~ Serve with rice or (even better!) the millet recipe below; in a perfect world you’ll have some sautéed collard greens on the side as well.
~ NB that you can use the remaining marinade for whatever vegetables you plan to have alongside. Just rub it all over them, add a little coarse salt and pepper, then roast them on an oiled baking sheet at about 450 degrees until they’re all brown and lovely. The time will vary according to the vegetables; I think sweet potatoes, red bell peppers and zucchini lend themselves particularly well to this treatment.

Onion and Scallion Millet
~ 1/2 cup thinly sliced scallions
~ 1 cup finely chopped onions
~ 1 tsp. each: salt, curry powder, coriander
~ Fresh black pepper to taste
~ 1 cup millet
~ 2 cups vegetable stock

~ In a dry skillet, toast the millet over medium heat for about 5 minutes, until the grains begin to brown and give off a toasty scent. Remove from the pan and set aside.
~ In a saucepan, heat a little broth and add the scallions. Saute over medium heat about a minute before adding the onions and cooking another 2-3 minutes.
~ Add the millet and seasonings; continue cooking another 5 minutes, stirring constantly.
~ Raise the heat, add the stock, cover, and bring to a boil.
~ Reduce the heat to low and cook for 20-25 minutes, until all the liquid is absorbed.
~ Fluff with a fork and serve alongside marinated, baked tofu and roasted vegetables, topped with...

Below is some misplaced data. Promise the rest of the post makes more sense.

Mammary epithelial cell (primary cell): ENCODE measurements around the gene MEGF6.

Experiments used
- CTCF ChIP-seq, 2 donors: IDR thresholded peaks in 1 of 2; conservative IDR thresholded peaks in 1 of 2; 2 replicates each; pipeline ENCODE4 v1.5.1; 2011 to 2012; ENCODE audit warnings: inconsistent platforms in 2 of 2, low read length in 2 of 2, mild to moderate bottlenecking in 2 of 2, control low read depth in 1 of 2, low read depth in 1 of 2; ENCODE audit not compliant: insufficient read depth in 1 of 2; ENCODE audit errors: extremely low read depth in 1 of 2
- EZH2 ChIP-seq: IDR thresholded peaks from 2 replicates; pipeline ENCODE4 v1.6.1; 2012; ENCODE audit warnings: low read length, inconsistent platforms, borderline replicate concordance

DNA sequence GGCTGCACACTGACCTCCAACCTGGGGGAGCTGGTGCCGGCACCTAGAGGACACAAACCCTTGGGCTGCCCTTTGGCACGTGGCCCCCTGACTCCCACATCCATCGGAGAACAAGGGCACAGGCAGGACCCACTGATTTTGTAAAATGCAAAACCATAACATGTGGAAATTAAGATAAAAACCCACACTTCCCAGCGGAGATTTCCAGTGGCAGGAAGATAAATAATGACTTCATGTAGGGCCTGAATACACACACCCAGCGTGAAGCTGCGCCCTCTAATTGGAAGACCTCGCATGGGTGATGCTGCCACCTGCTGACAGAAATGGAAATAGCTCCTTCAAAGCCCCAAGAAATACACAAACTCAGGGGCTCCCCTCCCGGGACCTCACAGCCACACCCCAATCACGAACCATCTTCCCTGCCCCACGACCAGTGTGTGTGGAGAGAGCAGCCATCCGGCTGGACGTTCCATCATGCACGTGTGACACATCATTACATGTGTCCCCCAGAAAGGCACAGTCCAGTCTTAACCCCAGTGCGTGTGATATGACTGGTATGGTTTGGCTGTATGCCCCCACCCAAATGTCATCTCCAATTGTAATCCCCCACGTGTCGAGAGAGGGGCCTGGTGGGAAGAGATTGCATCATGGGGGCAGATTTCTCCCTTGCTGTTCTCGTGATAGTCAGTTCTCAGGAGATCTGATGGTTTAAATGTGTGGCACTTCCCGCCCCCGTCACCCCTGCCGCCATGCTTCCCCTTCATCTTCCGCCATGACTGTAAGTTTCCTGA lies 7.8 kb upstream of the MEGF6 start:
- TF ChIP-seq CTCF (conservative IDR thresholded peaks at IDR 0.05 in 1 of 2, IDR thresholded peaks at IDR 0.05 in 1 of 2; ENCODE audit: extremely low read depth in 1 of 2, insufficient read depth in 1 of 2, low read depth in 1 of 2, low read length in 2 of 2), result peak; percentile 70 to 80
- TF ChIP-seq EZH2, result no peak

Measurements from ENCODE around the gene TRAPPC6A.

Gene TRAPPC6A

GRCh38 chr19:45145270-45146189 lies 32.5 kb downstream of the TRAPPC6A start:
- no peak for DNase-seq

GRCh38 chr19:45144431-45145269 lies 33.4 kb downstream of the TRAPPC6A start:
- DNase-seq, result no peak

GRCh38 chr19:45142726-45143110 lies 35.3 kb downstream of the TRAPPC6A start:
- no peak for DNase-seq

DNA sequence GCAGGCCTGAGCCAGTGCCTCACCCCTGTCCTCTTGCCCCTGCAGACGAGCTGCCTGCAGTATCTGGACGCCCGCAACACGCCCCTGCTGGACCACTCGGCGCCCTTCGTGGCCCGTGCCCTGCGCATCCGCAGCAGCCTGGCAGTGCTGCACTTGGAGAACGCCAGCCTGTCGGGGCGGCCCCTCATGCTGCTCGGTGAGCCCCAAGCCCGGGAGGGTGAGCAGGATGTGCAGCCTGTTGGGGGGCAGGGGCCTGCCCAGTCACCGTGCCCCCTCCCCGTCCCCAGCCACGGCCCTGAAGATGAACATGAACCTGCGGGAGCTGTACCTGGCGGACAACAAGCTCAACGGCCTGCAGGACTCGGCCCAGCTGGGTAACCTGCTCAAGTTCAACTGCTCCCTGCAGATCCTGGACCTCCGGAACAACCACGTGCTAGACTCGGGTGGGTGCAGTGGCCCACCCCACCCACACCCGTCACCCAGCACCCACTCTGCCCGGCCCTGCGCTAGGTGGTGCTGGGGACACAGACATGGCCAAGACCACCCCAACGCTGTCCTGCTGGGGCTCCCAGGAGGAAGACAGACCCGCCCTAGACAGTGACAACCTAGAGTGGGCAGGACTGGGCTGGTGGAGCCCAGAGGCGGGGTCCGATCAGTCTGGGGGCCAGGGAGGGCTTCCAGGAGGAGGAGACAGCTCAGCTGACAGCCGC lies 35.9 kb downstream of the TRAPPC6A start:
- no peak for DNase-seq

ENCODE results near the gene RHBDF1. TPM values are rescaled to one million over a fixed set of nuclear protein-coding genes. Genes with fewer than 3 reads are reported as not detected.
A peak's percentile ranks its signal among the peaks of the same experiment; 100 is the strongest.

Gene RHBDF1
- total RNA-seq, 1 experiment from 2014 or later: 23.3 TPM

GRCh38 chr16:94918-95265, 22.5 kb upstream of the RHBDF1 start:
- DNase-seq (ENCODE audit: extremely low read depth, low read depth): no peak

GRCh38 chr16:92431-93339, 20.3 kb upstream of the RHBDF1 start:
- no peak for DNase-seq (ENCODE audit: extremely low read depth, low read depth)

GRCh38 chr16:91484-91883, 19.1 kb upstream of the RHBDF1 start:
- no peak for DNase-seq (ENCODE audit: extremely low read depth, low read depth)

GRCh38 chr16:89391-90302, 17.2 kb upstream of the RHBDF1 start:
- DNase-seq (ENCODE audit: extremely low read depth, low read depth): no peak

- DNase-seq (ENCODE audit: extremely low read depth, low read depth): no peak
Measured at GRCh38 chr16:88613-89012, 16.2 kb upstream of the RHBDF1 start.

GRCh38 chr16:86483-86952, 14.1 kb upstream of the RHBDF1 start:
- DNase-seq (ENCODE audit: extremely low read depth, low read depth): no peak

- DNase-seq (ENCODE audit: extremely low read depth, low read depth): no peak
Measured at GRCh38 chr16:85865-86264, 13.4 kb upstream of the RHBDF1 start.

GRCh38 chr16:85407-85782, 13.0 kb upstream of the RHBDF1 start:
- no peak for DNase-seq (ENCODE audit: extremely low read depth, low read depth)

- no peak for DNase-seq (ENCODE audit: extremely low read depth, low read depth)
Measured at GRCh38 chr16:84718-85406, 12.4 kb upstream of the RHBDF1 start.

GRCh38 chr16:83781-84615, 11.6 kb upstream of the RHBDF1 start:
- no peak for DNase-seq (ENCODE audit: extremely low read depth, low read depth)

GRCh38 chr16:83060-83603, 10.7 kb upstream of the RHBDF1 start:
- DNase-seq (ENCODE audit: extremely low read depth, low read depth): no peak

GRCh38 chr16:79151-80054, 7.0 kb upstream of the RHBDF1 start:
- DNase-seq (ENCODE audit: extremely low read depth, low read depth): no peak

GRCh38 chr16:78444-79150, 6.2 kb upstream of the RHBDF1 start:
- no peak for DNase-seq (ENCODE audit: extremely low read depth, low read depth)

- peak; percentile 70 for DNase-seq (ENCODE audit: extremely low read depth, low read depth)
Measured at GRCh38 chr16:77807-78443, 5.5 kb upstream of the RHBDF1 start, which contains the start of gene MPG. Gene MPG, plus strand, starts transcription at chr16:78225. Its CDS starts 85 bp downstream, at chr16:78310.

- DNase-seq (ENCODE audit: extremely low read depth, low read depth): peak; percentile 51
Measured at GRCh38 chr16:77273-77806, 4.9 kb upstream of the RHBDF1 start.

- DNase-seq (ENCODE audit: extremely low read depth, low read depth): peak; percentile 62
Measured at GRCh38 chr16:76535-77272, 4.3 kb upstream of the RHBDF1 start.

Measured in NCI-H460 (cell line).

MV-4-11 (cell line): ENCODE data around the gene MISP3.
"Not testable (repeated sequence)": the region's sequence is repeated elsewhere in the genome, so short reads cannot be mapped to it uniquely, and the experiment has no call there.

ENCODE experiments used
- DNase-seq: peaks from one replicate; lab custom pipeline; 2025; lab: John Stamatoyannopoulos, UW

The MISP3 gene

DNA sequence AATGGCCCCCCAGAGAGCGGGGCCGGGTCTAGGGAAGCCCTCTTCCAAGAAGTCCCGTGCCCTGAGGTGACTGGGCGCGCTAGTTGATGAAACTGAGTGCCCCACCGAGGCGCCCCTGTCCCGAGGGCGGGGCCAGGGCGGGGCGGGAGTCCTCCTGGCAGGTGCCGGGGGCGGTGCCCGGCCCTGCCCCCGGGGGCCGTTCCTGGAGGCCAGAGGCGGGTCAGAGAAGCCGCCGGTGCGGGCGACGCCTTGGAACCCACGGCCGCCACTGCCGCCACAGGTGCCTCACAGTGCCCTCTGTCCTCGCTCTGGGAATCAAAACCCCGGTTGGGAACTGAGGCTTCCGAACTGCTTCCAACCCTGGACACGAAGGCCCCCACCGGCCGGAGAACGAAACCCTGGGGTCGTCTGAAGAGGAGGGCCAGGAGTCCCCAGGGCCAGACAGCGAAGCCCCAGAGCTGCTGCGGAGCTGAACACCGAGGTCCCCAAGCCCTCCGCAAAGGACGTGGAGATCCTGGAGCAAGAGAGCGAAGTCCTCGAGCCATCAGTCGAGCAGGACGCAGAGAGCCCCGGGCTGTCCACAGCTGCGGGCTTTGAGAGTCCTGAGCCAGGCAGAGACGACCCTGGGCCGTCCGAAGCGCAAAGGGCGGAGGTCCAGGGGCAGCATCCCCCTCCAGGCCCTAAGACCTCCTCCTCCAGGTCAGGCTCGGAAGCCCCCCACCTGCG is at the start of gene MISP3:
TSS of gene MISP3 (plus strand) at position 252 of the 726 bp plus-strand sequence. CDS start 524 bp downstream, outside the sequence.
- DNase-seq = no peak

Jerky Coconut Sauce
~ 1 tbsp. olive oil
~ 1 tbsp. minced garlic
~ 1 tbsp. ginger
~ 2 tbsp. flour
~ 2 tbsp. maple syrup
~ 1 tsp. each: curry powder, allspice
~ ½ tsp. each: cayenne, nutmeg, salt
~ Fresh black pepper to taste
~ 1 cup lite coconut milk
~ 1 cup unsweetened soy milk
~ ¼ cup peanut butter

~ In a saucepan, heat the oil over medium heat and add the garlic and ginger. Saute for about 3 minutes, adding some water if necessary to prevent sticking.
~ Reduce heat to low, and add the maple syrup and seasonings.
~ Add the flour and about ¼ cup of the soymilk, stirring constantly to make a roux.
~ Raise the heat to medium, and gradually add the remaining coconut milk, soymilk and peanut butter, stirring constantly until it thickens (this could take 5-10 minutes; be patient, already!).
~ Serve over tofu, millet, roasted veggies, or whatever else you like; seriously, this stuff would be good on anything.

Wash it all down with my preferred version of a cocktail that claims to be "Bermuda's national drink." Be that as it may, it's good with Jamaican food, too...I think this is what the better class of pirates would drink at a cocktail party.

Dark & Stormy
~ 6 oz Gosling's Black Seal rum
~ 8 oz high quality ginger beer, such as Barritt's
~ Juice of 1 lime
~ Lime wedges for garnish

This is a drink that you "build." Divide the rum between two ice-filled glasses (highballs, if you've got 'em), then top with the ginger beer and lime juice. Give the most perfunctory of stirs, and serve garnished with lime wedges. Aarrgghh; bottoms up, maties!